By Rotary Voices staff
Rotary clubs in Minnesota, USA, have banded together to send boxes of textbooks to and purchase school supplies for an organization in Guatemala that is helping students from poor families receive an education.
In 2014, the step-daughter of James Benshoof, a member of the Rotary Club of Crystal, New Hope, Robbinsdale, decided to donate dozens of textbooks to Common Hope, a nonprofit based in St. Paul that works to provide educational opportunities, health care, and housing assistance to families outside Antigua and Guatemala City. The books were being replaced as part of a curriculum change at a Spanish-immersion school where she taught.
Benshoof’s Rotary club, and several others in the area, got involved in raising the money necessary to ship the books to Guatemala, and gathered together in December with several Rotary Youth Exchange Students to pack addition materials they had collected. They also received a $7,000 grant from their district to purchase school supplies in Guatemala once the shipment arrived.
“What inspires me the most about the project is the opportunity to benefit these children by giving them access to more books and supplies than they otherwise would have,” says Benshoof. “My wife and I have for several years sponsored a child through Common Hope and a few years ago we brought along a few books for him. We have a picture that always moves me of him smiling from ear to ear with his books. That gives me a feeling that these books and supplies are much appreciated by their recipients.”
The project is just one of many that Rotary members have shared on Rotary Showcase.
Other notable projects include:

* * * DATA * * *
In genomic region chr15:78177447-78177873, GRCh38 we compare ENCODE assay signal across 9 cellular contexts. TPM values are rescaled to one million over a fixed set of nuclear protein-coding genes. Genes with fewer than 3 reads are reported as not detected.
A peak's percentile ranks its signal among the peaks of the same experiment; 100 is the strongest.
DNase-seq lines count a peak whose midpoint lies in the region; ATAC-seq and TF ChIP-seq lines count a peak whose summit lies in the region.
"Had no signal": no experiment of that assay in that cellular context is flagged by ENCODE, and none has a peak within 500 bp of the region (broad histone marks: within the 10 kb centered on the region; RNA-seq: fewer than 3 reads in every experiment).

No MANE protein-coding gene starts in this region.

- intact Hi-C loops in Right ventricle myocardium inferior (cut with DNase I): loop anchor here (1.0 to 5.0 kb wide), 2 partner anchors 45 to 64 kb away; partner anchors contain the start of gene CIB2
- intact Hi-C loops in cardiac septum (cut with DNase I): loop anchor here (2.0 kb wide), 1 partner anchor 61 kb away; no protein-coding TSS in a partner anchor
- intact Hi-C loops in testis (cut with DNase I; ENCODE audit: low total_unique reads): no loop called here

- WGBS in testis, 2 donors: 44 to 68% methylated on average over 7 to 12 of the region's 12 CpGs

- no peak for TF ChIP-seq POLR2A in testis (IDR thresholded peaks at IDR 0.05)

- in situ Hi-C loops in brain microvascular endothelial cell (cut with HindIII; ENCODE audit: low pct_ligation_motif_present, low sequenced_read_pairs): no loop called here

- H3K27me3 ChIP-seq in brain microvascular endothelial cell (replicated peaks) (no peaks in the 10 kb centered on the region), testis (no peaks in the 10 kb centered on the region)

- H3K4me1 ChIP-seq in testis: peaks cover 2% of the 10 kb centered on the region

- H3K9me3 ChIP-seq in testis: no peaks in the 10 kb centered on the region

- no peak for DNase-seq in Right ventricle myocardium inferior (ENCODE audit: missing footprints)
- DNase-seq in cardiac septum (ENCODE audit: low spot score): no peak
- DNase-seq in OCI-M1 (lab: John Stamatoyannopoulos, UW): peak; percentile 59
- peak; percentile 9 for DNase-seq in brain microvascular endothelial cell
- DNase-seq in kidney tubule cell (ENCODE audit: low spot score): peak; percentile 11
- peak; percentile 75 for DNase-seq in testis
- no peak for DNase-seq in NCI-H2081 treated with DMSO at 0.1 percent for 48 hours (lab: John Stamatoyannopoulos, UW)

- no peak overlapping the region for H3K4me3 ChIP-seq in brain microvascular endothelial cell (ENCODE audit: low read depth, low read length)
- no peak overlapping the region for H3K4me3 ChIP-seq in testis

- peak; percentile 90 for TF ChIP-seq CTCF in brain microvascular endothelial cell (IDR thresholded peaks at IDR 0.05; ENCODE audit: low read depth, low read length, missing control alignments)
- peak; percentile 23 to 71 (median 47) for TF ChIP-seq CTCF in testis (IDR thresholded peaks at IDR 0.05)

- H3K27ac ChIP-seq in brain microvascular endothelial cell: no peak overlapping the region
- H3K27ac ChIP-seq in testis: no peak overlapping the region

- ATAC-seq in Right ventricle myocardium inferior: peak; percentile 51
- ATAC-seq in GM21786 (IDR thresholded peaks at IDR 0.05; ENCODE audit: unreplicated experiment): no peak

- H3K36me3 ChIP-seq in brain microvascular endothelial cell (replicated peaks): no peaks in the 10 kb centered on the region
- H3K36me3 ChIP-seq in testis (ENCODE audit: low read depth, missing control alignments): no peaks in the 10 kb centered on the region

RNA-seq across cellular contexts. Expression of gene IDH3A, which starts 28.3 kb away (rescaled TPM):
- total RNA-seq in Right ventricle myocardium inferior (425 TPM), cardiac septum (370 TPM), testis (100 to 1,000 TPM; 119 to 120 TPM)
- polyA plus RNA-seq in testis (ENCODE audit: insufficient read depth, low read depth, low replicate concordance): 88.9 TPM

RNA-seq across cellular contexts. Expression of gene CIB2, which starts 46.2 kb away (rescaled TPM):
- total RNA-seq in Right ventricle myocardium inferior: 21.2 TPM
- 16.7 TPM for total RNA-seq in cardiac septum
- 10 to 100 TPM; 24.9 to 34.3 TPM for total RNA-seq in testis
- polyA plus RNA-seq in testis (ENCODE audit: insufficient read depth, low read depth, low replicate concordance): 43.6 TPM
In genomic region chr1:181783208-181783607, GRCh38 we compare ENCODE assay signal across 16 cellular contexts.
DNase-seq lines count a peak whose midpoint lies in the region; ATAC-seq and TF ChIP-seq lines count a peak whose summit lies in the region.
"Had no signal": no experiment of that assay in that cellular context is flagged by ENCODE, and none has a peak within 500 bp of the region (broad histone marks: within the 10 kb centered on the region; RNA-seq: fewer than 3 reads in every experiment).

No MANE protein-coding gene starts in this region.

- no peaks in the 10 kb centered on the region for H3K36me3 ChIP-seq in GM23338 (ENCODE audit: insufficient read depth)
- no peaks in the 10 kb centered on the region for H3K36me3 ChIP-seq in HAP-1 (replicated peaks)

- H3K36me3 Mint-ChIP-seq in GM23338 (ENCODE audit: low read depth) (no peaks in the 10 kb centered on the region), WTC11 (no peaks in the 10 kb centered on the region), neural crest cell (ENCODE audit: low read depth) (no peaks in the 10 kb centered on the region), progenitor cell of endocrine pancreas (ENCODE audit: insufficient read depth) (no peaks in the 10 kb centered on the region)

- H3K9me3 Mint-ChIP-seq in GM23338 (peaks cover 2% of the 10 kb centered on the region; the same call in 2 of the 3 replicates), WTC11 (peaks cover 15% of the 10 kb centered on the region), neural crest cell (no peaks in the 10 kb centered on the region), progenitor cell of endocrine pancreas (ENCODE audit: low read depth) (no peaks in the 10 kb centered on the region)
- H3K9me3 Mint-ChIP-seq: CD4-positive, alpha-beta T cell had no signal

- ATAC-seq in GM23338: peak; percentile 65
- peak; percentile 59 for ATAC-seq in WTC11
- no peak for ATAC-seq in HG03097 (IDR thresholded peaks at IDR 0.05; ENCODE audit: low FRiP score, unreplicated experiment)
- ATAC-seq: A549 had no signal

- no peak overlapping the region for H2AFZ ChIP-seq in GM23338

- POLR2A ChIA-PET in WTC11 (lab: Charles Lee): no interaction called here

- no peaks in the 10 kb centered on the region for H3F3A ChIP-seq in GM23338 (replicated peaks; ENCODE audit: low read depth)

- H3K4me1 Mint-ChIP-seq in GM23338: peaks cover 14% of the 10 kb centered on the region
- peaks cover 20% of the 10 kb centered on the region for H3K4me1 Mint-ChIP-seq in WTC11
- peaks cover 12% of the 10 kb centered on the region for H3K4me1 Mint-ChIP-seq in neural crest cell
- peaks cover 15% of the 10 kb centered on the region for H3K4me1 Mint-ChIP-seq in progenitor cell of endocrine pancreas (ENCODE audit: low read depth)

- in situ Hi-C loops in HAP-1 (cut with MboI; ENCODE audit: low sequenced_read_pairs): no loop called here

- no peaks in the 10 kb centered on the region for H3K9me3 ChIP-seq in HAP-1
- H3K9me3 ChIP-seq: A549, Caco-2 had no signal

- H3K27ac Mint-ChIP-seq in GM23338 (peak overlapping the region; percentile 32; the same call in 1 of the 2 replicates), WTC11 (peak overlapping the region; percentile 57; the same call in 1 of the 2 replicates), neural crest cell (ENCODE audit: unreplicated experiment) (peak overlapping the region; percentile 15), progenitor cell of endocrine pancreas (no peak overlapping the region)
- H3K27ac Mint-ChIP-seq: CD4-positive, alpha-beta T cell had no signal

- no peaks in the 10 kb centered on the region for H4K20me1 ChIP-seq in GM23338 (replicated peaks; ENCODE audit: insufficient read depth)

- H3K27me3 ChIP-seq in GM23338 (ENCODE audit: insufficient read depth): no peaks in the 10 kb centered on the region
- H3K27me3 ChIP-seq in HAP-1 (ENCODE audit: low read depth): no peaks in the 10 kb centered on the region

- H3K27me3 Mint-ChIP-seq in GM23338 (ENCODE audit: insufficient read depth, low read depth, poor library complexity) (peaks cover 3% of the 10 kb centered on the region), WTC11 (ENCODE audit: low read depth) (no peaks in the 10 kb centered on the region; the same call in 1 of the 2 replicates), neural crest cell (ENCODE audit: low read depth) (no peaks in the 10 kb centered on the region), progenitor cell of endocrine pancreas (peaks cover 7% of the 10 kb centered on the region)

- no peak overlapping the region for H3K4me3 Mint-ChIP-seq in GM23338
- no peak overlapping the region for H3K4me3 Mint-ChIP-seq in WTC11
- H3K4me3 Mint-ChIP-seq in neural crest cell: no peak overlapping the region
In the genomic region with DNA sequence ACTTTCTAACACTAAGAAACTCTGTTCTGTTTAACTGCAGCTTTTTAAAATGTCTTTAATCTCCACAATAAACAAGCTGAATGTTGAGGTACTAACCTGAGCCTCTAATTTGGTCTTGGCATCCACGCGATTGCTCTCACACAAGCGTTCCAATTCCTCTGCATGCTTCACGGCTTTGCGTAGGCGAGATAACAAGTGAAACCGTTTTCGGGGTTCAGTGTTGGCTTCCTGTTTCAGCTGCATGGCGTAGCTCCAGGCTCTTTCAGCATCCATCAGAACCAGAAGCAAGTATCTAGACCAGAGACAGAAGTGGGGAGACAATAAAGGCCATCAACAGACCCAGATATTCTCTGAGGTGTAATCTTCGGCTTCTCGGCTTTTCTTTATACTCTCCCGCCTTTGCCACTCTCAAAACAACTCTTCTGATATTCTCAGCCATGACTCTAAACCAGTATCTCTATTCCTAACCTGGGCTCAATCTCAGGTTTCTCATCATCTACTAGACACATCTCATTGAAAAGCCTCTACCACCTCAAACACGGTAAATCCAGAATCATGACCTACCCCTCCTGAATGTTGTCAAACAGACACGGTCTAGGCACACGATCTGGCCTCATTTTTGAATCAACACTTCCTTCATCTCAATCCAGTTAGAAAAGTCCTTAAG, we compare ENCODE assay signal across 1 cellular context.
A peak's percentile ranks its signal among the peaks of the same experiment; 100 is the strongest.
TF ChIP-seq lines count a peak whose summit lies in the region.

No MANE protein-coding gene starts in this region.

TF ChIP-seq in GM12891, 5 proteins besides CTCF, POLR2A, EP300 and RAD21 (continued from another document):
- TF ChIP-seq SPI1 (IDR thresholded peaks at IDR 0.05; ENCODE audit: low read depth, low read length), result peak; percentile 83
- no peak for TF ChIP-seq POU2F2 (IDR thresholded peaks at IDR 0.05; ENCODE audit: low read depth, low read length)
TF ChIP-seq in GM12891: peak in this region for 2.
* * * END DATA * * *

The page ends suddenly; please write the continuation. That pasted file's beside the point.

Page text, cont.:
- Rotary members in Visakhapatnam, Andhra Pradesh, India, distributed 20,000 books to create libraries in 54 government schools as part of the Rotary India Literacy Mission. The books included atlases and other course materials for levels one through ten.
- Rotary members in Toledo, Belize, joined together to purchase and install a medical waste incinerator and provide training on its use for seven clinics that provide basic healthcare to 33,000 people in the Toledo District. According to the World Health Organization (WHO), poor management of health care waste exposes health care workers, waste handlers, patients and the community to infection, toxic effects and injuries, and pollutes the environment
- Rotary members in California and Ecuador partnered together to replace a failing sewage system that serves 1,200 people on the coast of Ecuador.
Is your club’s project on Rotary Showcase? Find out how easy it is to share your project.
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Well done, my good and faithful servants. The children will be more than happy. They will be smart.